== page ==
One has to be proud of him for mustering the courage to take on some of the prominent liberals that have been given platforms by MSNBC to advocate for President Obama.  Dr. West asserts that MSNBC is a “rent-a-negro” network; that is, a liberal network that gives Black faces (e.g. Al Sharpton and Dr. Melissa Harris Perry) their own shows and/or allows them to make frequent appearances on other people’s shows in exchange for their puppy-dog loyalty to President Obama.  One person who is a stanch liberal and who has been friends with Dr. Cornel West is Dr. Michael Eric Dyson.  Dr. Dyson appears regularly on MSNBC and is a strong supporter and defender of Obama.  Dr. West contends that Dr. Dyson has “sold his soul for a mess of Obama pottage.”  Before Dr. Dyson became a frequent contributor on MSNBC, he was willing to critique Obama.  Now, he cannot find enough ways to praise Obama.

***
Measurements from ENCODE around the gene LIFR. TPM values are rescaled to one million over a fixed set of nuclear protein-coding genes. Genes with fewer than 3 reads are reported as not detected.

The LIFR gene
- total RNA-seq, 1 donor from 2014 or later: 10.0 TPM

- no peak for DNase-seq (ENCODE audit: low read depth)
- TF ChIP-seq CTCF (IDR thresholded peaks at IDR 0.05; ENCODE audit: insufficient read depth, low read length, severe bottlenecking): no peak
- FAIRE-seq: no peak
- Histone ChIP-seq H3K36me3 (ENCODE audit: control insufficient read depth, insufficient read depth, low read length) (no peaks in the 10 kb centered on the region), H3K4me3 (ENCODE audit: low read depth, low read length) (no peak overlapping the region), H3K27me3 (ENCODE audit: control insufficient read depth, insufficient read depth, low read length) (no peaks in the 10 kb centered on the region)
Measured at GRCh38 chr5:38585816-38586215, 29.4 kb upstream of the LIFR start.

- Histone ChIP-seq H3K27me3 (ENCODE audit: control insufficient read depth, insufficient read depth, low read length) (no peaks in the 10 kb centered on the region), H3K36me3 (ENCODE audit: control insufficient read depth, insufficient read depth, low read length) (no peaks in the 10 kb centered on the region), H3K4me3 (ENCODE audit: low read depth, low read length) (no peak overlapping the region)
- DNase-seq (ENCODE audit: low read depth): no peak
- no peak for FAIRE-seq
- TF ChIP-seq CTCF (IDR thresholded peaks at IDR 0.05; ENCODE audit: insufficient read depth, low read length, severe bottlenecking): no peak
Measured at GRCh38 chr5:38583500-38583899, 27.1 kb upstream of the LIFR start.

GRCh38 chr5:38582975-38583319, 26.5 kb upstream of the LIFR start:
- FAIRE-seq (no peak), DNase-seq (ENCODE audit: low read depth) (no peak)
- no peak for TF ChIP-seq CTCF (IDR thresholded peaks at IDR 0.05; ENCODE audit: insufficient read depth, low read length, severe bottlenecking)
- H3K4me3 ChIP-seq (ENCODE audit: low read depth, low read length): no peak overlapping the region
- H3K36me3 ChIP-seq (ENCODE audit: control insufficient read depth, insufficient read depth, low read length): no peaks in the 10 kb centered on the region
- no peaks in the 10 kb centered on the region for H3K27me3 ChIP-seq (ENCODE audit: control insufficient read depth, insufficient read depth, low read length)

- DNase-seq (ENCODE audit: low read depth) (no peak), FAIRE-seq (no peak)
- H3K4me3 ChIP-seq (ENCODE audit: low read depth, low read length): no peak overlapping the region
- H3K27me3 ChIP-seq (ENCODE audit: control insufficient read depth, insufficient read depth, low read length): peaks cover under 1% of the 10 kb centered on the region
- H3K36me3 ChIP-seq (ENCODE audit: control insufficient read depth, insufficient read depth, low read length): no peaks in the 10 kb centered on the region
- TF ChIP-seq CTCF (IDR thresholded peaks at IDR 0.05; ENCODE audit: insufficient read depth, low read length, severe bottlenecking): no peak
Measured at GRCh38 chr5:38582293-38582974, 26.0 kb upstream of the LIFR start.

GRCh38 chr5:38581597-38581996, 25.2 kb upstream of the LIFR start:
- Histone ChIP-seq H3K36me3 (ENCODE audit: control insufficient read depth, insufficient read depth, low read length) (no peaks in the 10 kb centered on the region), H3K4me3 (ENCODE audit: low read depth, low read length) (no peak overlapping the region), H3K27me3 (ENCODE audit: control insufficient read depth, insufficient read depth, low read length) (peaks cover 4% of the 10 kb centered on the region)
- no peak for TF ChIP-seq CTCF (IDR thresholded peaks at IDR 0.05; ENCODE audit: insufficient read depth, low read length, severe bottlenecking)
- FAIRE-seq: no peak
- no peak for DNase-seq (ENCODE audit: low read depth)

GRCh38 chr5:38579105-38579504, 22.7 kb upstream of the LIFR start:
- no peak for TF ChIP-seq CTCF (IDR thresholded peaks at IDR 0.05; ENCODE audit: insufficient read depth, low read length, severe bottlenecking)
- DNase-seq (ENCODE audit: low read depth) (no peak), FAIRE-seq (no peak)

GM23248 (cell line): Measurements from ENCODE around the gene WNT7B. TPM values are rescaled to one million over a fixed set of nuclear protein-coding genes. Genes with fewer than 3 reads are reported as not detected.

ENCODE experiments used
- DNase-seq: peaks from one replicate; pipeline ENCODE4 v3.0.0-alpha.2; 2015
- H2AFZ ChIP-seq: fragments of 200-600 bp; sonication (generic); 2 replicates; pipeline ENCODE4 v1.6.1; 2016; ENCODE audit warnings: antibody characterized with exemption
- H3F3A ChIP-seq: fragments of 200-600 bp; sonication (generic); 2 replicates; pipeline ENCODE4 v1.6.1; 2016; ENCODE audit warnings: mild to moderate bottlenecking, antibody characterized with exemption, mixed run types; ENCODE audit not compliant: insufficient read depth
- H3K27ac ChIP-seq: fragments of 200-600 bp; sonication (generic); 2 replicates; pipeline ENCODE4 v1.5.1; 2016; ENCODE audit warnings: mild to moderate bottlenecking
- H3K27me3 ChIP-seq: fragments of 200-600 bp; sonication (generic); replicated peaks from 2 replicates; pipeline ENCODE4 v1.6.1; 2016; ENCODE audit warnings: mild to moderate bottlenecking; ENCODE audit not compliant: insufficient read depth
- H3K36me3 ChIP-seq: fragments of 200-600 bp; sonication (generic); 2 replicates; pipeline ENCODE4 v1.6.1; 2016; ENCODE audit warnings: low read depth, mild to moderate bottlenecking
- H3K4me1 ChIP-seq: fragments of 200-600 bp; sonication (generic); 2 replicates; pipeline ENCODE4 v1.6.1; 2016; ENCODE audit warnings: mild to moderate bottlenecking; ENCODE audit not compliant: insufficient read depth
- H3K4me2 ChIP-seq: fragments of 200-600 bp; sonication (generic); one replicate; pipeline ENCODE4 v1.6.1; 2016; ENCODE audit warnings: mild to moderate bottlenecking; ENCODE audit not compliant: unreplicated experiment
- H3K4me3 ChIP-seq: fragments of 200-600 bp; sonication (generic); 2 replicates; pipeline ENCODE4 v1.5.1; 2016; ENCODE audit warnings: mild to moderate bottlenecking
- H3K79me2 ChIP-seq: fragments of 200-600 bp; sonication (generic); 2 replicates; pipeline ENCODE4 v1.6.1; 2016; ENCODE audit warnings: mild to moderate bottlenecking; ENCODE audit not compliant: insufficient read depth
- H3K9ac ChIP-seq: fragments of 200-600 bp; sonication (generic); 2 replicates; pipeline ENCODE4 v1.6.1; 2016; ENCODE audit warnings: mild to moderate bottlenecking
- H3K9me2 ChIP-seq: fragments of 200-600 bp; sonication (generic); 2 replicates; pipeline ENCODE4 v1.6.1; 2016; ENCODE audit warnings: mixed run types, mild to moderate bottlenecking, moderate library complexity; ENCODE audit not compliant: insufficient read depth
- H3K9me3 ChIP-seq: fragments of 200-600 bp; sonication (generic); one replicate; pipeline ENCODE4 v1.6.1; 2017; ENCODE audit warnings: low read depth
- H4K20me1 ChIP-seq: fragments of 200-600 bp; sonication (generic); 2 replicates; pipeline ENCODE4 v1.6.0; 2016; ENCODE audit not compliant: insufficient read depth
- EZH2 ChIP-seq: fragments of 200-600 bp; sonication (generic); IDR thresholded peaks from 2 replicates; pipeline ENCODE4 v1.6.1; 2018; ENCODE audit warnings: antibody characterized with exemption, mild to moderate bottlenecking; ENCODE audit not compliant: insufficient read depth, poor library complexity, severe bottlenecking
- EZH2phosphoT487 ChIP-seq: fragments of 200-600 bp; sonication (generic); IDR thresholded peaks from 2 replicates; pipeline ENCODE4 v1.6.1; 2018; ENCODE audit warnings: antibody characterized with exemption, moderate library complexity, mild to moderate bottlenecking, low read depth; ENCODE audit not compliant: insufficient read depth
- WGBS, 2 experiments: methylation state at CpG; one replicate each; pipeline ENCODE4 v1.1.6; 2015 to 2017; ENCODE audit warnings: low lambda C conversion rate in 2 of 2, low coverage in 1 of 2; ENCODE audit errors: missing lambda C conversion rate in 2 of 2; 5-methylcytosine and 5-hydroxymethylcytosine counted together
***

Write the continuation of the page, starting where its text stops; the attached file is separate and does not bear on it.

Dr. Cornel West’s record reflects a serious commitment to racial minorities, working people, and the poor.  He will not allow himself to be placed on the market for sale, as others have done for Obama.  West hasn’t let his black skin prevent him from criticizing President Obama appropriately.  Dr. West gives President Obama credit when he deserves it, but he’s never afraid to hold him accountable for horrible policy choices and his inattentiveness to the needs of poor and working people.

Dr. West has been on a “Poverty Tour” across the nation raising attention and support for the needs of the poor.  The poor is the only group in America without lobbyists in Washington, D.C.  West hopes to make the poor visible to President Obama and America.  His work to ameliorate the lives of poor people in America should be applauded and supported.

It’s not popular to be Black and say things in opposition to President Obama, but Dr. Cornel West isn’t willing to submit to the pressure of staying popular.  He’s working to hold President Obama, a man who has tremendous power, accountable to all Americans, especially the most vulnerable people in America: the poor.  For this, he should make us all proud.